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Why Playtime with Your Kids Works Best Without Video Games.

Children and teens in the United States love video games. The University of Vanderbilt tells us that nearly ten percent of American youths are considered to be addicted to video games. Over eighty percent of children play some kind of video games with at least some regularity, and that number is only likely to keep increasing as tablets, phones and computers come preloaded with games of all kinds.

With the video game industry ruling the Christmas wish lists and entertainment at large, is there a way to take back your child’s playtime from the television screen? Experts at Allen family counseling centers suggest you take an educated approach and collaborate with your child on reforming family fun time, together.

Content Without Context

One of the major concerns with video games is that children will often select violent games that are inappropriate for their age and level of understanding if left to make the choice on their own. Furthermore, many parents either blindly allow their child to choose and play any game they like, or fail to research the content of the games they are allowing their child to enjoy.Dallas area counselors recommend paying careful attention to what kinds of games your child is asking to play and enforcing rules about age appropriate content. Additionally, if your child is exposed to games that fall outside their recommended age range, be sure to provide context for the things they are seeing presenting in-game.

Give Them Other Options

One reason why parents often allow their children to indulge in video games is that they feel there are few other options for their child for recreation. While it can be more difficult to find hobbies for teenagers, this excuse has begun to creep into the parenting of children as young as primary school. There are simply too many other games, toys and activities available to your child to let this be the case!

Babble offers a look at the many possible alternatives you can offer a child of any age to sitting in front of a screen for fun. For solo play time, consider game designing software or art supplies as a way for your child to continue exercising and expanding their creativity. If you have a child who loves world-building games, offer physical alternatives like Lego sets. For the fantasy-lover in your family, look for trading card games, dice and board games that offer the same fantasy experience with the added advantage of socialization and teamwork. These games encourage your child to make friends, enjoy games with family and more.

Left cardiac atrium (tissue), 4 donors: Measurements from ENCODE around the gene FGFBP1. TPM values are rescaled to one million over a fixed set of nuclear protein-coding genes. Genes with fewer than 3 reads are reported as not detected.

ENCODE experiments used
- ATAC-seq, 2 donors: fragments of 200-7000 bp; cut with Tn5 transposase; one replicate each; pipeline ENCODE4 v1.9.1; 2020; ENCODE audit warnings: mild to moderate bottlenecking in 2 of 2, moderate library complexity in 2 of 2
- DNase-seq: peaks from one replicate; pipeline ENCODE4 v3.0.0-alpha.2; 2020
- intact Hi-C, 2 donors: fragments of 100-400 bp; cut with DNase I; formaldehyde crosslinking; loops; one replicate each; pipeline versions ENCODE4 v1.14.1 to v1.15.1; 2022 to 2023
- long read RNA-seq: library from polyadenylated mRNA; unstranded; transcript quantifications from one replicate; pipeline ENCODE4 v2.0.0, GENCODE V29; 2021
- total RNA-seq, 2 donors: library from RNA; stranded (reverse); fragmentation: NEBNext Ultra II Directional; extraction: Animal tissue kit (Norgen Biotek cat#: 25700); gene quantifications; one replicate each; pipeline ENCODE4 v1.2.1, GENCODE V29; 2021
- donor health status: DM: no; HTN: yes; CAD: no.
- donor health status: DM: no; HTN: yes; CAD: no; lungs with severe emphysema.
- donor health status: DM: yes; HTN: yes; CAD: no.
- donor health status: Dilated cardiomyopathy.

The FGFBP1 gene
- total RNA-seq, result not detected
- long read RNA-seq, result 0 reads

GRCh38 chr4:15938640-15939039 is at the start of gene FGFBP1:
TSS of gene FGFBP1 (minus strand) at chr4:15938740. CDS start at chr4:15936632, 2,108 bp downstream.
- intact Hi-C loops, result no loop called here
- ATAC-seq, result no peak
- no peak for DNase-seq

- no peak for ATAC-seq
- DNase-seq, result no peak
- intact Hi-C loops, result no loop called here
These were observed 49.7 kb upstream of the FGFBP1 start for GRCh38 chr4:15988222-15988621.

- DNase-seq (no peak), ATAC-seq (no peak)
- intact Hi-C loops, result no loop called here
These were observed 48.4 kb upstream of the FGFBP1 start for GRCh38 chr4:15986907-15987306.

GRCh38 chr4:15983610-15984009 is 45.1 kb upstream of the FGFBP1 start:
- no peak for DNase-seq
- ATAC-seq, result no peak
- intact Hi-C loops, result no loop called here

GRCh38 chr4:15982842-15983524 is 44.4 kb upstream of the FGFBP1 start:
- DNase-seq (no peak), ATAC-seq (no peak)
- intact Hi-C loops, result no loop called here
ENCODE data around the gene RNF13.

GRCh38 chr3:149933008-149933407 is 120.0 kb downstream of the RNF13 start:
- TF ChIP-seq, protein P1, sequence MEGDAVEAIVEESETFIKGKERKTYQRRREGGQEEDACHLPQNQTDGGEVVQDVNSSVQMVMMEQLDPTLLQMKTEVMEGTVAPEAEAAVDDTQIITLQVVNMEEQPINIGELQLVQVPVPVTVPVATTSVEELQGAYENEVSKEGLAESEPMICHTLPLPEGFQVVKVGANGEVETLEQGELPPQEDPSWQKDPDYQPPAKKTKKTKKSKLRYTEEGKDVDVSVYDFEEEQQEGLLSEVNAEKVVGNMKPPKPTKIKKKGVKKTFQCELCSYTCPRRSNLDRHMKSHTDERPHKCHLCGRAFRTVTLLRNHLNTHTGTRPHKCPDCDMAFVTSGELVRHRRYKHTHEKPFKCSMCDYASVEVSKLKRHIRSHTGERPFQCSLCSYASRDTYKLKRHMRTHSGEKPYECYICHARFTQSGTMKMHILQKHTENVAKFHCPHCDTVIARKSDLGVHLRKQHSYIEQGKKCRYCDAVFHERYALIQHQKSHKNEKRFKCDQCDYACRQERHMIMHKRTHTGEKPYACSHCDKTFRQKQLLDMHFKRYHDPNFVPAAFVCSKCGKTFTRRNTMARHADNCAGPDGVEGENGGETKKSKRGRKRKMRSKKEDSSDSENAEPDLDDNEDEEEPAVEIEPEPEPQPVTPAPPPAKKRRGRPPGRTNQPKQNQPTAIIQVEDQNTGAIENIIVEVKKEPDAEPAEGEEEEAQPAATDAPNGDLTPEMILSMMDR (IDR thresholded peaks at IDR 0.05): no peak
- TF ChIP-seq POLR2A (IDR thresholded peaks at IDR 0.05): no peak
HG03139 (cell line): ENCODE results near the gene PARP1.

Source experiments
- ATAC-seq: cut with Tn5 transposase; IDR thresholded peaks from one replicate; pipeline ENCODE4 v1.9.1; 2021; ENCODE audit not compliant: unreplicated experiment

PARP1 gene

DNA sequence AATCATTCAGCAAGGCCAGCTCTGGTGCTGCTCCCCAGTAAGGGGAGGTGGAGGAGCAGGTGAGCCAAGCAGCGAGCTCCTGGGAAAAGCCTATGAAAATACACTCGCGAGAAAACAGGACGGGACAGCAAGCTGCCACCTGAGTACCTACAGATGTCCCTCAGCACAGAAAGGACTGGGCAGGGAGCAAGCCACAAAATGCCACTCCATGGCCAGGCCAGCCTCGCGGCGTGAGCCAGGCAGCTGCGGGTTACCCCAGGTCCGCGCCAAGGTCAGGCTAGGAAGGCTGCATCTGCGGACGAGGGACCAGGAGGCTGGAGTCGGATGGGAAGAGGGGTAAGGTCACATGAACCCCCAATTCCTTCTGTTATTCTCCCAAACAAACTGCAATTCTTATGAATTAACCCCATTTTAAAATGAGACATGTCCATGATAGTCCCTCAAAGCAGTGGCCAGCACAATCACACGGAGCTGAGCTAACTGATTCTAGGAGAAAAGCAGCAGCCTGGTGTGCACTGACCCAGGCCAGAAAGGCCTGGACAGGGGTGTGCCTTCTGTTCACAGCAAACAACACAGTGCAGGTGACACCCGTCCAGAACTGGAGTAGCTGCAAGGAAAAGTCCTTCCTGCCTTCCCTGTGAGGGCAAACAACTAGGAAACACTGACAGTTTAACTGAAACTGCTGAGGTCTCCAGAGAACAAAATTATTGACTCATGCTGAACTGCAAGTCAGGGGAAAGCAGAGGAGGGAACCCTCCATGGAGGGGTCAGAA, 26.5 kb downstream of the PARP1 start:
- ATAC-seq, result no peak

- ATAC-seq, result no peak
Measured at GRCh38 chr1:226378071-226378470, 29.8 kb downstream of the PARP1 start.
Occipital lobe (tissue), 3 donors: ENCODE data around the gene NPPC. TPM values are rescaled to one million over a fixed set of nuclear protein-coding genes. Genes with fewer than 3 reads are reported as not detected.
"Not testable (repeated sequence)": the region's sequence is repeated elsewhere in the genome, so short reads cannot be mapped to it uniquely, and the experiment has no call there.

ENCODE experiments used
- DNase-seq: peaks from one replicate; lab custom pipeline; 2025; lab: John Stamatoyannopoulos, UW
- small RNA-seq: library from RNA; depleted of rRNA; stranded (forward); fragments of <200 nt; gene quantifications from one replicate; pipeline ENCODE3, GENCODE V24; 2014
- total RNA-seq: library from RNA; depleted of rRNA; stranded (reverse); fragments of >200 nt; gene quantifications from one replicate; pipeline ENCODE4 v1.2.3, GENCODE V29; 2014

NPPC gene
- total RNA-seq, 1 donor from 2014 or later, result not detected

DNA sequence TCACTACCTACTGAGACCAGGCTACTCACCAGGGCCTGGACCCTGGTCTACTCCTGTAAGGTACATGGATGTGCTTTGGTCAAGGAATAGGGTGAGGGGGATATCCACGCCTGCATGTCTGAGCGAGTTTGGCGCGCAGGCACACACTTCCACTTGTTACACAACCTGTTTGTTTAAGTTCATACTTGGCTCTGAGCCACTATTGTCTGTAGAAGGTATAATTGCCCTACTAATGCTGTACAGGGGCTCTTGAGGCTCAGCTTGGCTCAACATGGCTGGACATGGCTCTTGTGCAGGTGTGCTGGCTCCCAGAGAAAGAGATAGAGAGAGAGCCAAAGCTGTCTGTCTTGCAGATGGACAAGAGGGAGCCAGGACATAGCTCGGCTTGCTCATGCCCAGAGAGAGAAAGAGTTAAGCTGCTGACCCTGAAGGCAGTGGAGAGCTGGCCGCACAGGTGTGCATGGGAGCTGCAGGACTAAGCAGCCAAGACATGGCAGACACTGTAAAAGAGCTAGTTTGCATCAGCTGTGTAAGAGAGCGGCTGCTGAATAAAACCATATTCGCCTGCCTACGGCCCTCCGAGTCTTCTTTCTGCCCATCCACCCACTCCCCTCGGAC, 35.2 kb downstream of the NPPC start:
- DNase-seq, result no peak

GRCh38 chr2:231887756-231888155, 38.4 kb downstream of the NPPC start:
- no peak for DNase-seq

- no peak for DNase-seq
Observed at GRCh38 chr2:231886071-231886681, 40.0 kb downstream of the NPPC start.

Board games are a classic alternative to electronic games for those who want a little extra family time. Don’t have time to gather around the table? Consider movie trivia games in the living room one evening, or outdoor activities in the yard, pool or elsewhere. For every type of family, there is a game waiting to be played!

Not All Bad

Too much media of any kind can be detrimental to your child’s development. This is not to say that video games can never be part of your child’s playtime, or even an important part of your family’s quality time together. A family game night of classics like Mario Cart racing can be a cherished memory for your children. As with most things, the issue is moderation and careful consideration. Be sure that the video games your child is playing are age-appropriate, moderated in the amount of time your child invests in playing them, and never taking priority over other, more important matters in their lives. As long as you help your child maintain this balance, there is no reason why video games can’t play a part in your modern child’s love of being home with their family.

About the Author:

Jennifer Slingerland Ryan knows a thing or two about kids and families. First, she knows they are joyous, exhilarating, loving and so darn fun. Second, she knows they suck your life dry and make you weep like a baby. By day she’s a psychotherapist; by night she’s a mom and wife. She claims to love therapizing couples, educating parents, reading dystopian fiction and sleeping in her free time (read: she never sleeps). Jennifer has spent over 12 years in private practice working with individuals, couples, and parents who are faced with kid-drama, mamma-drama, and family-drama, and she claims that although some stories make a grown woman cry, she loves it.
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